ArtsAutosBooksBusinessEducationEntertainmentFamilyFashionFoodGamesGenderHealthHolidaysHomeHubPagesPersonal FinancePetsPoliticsReligionSportsTechnologyTravel

Cuts and Scratches

Updated on March 21, 2012

Cuts and Scratches That Can Be Healed

Cuts are wounds that reach deep inside the skin, and sometimes reach into the inner tissue of the body. Scratches are more superficial than cuts, and usually occur when the skin is contacted by a sharp object.

The skin acts as a protection barrier from the organisms that live outside in the environment. When the skin is damaged by a cut or a scratch, there exists an increased possibility that outside organisms could enter the body, causing infection, along with pain and blood loss.

Some cuts that are considered minor can be treated at home, although some cuts can go deeper in the skin and for that reason requires specialized medical help, which can repair the skin and provide the necessary stitches for the cut to heal properly.


Consult a Physician If the Cut Has Reached Deep Inside the Skin

Consult a Physician

A physician should be consulted if the cut has reached deep into the skin; there is uncontrolled bleeding; muscles, nerves, or tissues have been severely damaged; the wound edges do not seem to join together for healing; the site around the cut is extremely dirty with signs of infection; the cut is on the face, back, genitals, stomach, or over a joint.

Wash the Cut with Soap and Water

It is recommended that a cut or a scratch be washed with soap and water; then the dirt, glass, or any other material should be removed by the use of a pair of disinfected tweezers (washed in hot, soapy water and soaked in rubbing alcohol). To stop the bleeding, pressure should be applied directly to the cut with clean gauze. The use of an antibiotic or antiseptic ointment is optional.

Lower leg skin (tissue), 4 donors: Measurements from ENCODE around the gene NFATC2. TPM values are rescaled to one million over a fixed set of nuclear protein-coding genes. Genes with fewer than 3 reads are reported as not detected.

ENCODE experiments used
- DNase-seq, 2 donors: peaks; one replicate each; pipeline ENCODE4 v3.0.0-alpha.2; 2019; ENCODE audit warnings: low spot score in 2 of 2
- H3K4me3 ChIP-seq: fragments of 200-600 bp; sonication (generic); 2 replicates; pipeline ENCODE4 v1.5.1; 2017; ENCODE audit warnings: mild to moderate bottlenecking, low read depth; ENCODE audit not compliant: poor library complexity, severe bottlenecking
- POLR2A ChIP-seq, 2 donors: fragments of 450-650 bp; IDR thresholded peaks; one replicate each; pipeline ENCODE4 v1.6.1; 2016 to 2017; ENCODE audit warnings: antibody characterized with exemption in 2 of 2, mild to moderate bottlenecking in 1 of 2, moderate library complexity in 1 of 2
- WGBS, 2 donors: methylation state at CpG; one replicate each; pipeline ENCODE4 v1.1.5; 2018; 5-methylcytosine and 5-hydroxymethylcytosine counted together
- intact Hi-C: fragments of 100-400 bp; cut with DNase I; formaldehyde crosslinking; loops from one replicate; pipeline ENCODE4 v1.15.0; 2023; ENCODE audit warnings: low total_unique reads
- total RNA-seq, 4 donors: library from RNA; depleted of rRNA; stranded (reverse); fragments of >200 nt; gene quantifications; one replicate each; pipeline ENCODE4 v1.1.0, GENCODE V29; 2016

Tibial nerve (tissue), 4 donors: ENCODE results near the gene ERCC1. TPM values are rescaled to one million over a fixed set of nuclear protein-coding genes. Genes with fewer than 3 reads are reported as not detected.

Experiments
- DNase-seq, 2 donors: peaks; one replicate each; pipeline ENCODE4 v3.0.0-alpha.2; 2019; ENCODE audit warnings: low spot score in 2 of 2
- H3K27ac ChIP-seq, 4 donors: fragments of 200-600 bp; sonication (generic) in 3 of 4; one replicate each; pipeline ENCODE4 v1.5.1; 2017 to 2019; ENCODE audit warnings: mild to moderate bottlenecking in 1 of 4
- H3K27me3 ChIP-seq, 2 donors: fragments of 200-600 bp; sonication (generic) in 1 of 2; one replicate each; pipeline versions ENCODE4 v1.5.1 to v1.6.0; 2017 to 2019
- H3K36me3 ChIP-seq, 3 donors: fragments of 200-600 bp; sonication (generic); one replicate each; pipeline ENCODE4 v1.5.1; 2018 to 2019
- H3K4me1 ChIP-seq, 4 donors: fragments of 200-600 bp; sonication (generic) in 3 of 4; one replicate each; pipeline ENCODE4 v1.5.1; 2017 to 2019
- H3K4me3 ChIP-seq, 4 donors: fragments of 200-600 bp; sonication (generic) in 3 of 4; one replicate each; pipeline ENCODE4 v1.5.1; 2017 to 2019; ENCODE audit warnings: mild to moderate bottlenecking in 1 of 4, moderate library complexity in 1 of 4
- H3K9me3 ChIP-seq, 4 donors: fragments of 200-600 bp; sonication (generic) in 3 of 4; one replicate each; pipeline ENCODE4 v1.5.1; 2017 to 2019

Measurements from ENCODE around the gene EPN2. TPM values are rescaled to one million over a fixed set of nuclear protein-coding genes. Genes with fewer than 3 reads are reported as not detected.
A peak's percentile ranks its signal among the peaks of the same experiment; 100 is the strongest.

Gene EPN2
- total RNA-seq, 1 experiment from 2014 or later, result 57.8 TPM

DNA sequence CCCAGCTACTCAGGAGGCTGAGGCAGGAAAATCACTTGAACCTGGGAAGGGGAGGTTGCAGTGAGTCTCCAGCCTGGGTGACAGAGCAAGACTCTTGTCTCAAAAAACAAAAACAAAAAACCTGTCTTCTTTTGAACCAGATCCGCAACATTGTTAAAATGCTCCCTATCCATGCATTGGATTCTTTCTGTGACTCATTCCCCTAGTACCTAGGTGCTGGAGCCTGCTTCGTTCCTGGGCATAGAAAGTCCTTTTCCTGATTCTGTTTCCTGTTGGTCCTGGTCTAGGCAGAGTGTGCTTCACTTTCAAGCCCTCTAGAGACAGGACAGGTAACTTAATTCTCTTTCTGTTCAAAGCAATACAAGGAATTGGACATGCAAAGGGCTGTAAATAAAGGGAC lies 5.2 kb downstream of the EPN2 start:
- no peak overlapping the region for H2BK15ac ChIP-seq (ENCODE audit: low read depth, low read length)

Aspirin, or non steroidal anti-inflammatory drugs, such as ibuprofen, naproxen, or ketoprofen can be taken to reduce pain. By keeping the edges of the wound together you can help maintain dirt out, speed healing, and decrease the chances of scarring. By the use of butterfly bandages or steri-strips you can help keep the cut closed.

Wear protective clothing

Most minor cuts and scratches can heal within a few days, leaving painless scars which will become gradually less visible over a period of days or even months. Deep cuts may damage organs which can decrease their functionality, for instance an injured ligament in a finger can decrease its movement. An infected cut if left untreated can result in serious damage to the affected area.

It is advisable to wear protective clothing, such as working glasses and gloves when engaging in any type of manual outside labor. Keeping the skin moisturized will prevent unwanted injuries, as moisturized skin is less susceptible to cuts and scratches than dried skin.


Vitamins A and E are essential for the skin to heal rapidly. These vitamins can be squeezed over the affected area, as well as taken orally, or along with a multivitamin containing the A, C, E, and B complex.


Submit a Comment

No comments yet.